2011 films to catch

Why is it that other "2011 upcoming films" posts and articles only list mainstream Hollywood flicks and commercial sequels that usually turn out celebrity vehicles or unimaginative ripoffs anyway? For this week's post, let's go a little out of our way and try to look at some films not listed by your typical movie site.

So there's no way we can say how the following films will do, but basing on trends, trailers, credits of the cast and crew as well as the apparent value of the released plot, we can somehow gauge their critical or commercial success, not to mention value other than money and credible vox populi.

There Be Dragons by Roland Joffe (May)

Charlie Cox as Josemaria Escriva in There Be Dragons. Photo by Michael Lichtenstein.
Can we expect any less from the filmmaker who brought us Killing Fields and The Mission? We actually can, considering his subsequent streak of so-so films like Fat Man and Little Boy and City of Joy, not to mention the overwhelmingly awful The Scarlet Letter and Captivity. If There Be Dragons can be anything for Joffé's career, it's redemption and forgiveness. And that's also true plot-wise.

"This movie has been made for all human beings, with the sure knowledge that all human beings count, and all human beings have value, and all human beings ... are capable of being saints," Joffé, an agnostic, said in a behind-the-scenes video. The film tells of a fictionalized account of Manolo Torres, a tempestuous soldier, and his childhood friend Saint Josemaria Escriva, the founder of Opus Dei, caught in the middle of war-torn, anti-clerical Spain.

The Adventures of Tintin: The Secret of the Unicorn by Steven Spielberg (December)

Property of Dreamworks
If there's just one reason to watch this movie adaptation of a Belgian comic book, it's the motion capture technology by the joint forces of Spielberg and Peter Jackson. But of course, fans know there's more about to this movie than mocap. Comic book hero Tintin, a young reporter, has been followed by self-dubbed Tintinologists since the 1930s and artist Hergé went on to influence visual artists such as Andy Warhol and Roy Lichtenstein.

Of Gods and Men by Xavier Beauvois (February 25 in the US)
Original French title: Des hommes et des dieux
Property of Sony Classics Pictures
After an alarming incident, a group of Trappist monks is urged by their government to leave a community where they have long lived in harmony with its Muslim residents. The persistent Christian brothers are torn between the ongoing political conflicts and the spiritual mission that sent them there. The film brought home Cannes 2010 Grand Prix and has received generally rave reviews. If you're in it for a foreign film night, this is the title to see for the year.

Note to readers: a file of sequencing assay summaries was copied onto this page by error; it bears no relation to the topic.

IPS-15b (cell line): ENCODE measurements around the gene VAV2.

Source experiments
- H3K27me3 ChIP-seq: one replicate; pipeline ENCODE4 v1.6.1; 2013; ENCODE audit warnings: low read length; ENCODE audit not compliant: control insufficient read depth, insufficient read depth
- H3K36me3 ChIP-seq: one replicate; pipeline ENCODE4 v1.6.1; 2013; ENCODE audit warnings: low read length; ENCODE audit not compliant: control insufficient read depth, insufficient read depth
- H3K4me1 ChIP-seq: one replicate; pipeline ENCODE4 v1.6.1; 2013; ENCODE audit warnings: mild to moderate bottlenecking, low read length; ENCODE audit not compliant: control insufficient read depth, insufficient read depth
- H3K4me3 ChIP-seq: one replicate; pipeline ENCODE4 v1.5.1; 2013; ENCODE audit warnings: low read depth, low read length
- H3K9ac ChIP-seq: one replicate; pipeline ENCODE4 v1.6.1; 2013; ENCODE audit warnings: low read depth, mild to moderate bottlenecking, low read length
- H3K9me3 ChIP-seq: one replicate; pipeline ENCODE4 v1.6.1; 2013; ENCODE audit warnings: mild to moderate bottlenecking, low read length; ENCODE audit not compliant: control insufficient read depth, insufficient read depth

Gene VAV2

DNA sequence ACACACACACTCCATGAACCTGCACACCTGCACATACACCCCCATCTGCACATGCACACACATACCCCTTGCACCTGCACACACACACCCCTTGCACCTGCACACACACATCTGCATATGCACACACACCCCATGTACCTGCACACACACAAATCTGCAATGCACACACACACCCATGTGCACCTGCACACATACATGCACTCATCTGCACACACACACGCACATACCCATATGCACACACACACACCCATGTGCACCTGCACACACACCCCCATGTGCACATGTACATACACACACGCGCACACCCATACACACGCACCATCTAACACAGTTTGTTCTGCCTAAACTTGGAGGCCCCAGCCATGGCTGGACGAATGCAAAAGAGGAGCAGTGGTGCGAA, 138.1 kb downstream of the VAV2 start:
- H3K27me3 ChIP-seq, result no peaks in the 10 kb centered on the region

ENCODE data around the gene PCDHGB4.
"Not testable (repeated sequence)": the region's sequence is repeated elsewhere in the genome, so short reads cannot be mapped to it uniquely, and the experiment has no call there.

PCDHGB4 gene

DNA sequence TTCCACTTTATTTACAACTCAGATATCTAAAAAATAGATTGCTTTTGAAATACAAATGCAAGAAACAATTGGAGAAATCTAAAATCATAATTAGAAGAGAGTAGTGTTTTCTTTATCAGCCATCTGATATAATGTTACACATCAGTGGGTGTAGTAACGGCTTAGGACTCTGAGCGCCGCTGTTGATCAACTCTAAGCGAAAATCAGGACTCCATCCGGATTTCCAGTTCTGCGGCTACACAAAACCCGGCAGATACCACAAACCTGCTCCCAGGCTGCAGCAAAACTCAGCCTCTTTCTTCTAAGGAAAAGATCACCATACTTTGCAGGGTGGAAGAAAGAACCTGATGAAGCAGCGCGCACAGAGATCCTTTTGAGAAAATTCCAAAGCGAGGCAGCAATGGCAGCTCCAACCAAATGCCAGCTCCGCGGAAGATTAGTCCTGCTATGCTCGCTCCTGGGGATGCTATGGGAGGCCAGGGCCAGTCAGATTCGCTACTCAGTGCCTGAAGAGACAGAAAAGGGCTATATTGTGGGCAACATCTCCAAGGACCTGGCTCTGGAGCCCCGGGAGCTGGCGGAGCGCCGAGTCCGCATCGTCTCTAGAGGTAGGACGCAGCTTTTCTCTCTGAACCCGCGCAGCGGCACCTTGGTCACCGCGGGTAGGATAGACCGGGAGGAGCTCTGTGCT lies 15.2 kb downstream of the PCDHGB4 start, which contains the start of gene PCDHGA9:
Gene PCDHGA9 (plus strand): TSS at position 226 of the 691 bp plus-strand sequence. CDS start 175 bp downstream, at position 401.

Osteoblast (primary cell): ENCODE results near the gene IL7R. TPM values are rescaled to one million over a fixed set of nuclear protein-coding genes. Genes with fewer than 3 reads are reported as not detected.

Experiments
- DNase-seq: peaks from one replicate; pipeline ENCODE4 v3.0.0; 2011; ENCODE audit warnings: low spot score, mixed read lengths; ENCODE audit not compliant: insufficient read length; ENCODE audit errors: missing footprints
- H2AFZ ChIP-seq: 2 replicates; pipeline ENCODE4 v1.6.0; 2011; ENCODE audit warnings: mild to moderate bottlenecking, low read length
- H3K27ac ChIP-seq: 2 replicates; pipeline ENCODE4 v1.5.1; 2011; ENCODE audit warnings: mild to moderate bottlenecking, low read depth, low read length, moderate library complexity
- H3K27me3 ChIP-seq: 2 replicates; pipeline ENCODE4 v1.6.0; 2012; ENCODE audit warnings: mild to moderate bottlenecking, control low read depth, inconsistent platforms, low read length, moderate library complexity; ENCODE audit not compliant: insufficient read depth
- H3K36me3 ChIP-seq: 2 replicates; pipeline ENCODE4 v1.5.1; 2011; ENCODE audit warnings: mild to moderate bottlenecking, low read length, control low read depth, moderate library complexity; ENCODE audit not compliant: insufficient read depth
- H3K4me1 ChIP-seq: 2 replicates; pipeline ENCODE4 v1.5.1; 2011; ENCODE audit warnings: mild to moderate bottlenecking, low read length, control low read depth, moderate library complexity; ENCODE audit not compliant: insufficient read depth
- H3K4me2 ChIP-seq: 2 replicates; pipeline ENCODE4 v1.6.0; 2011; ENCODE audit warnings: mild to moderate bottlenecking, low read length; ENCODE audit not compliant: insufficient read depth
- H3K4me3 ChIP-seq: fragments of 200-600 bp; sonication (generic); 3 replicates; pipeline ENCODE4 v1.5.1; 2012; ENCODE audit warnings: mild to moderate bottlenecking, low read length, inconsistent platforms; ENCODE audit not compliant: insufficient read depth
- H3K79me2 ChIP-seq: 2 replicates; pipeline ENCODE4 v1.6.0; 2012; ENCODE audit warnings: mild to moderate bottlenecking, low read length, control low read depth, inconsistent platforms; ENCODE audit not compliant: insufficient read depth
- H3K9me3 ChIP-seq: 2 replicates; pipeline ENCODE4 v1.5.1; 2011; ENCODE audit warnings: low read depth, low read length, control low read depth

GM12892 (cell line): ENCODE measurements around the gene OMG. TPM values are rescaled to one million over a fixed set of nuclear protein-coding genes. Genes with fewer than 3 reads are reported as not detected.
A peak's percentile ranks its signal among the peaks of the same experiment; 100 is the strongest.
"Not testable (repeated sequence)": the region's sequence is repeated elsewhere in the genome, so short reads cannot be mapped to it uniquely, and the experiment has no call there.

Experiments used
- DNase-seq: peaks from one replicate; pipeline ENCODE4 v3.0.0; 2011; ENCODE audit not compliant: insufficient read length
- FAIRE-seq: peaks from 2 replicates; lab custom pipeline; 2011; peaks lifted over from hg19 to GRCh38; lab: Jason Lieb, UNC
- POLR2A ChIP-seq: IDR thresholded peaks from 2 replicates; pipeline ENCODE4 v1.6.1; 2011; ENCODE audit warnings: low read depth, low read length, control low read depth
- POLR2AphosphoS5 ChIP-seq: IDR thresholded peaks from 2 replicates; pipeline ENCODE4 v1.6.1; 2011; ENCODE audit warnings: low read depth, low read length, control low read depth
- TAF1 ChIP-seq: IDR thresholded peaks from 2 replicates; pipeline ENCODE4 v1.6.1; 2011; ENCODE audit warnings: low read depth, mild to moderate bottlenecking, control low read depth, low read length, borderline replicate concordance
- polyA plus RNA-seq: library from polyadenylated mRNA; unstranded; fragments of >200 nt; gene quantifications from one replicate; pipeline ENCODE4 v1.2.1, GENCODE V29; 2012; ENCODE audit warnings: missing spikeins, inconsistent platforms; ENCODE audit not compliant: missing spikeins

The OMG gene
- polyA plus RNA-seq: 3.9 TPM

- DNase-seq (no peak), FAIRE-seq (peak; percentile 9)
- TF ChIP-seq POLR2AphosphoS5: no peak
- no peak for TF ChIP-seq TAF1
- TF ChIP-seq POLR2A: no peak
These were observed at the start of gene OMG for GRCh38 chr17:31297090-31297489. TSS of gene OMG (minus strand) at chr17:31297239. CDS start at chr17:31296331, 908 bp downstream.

Tree of Life by Terrence Malick (May)

screenshot from trailer of The Tree f Life distributed by Fox Searchlight Pictures
Official plot reports have been scarce and its teaser trailer whets our curiosity by limiting itself to montage sequences and a grandiose score. And with a poster looks like a Flickr gallery as this, it just makes things worse for us prying movie fans. But there are several things to be expected here: Sean Penn level acting, Brad Pitt in a period film (again?!), and a soul-searching theme. Malick himself points out the role of the family in the life cycle of human beings, and those other things that do not change, "the eternal scheme of which we are part." Interesting, huh?

Water for Elephants by Francis Lawrence (April)

Property of Fox.
If we're really expecting something big from director Lawrence this time, let's not. Sure he has done an adaptation before in Constantine and I am Legend, but reviews were so-so. But there's hope in the visuals of Water for Elephants, even though the trailer makes the film look like a ripoff of Tim Burton's Big Fish and the romantic twist brings to fore what Moulin Rouge! was acclaimed for, and yes, I'm not just referring to the elephant love.

Kung Fu Panda 2 by Jennifer Yuh Nelson (May)

Property of Dreamworks.
Po, now the Dragon Warrior, loves kung fu, and kung fu loves him back. But now an evil one wants to take kung fu away forever. I trust Dreamworks to follow through their successful prequel as the Furious Five and the Dragon Warrior would in defending the weak and Chinese world. With new characters and a website of awesomeness, this sequel is not expected to suck more than anything in the history of sucking. It won't be as good as the prequel, as always, but the first sequel usually turns out better than the succeeding ones. And I won't even start talking about Shrek series just yet. Ska-doosh!

The Hobbit by Peter Jackson (December)

The Hobbit fan art.
I'm a late bloomer in Tolkien. I've only just finished the Hobbit when I heard that Jackson was on his way to making a movie and had just chosen an actor to play Bilbo Baggins. This is exciting. The Lord of the Rings trilogy has just made film history and it won't be surprising to see a well-placed mention of The Hobbit as unofficially part of the Tolkien film series when it's shown.

War Horse by Steven Spielberg (December)

Property of Dreamworks Pictures
Adapted from the stage play that adapted a novel, War Horse is now in post-production and is set to be a family-adventure war film just right into the holidays of this year. Film editor Michael Kahn has been heard gushing while in the cutting room about "gorgeous" shots of "beautiful scenery" and "beautiful" horses. And that's just about enough quote needed to get us watching it. #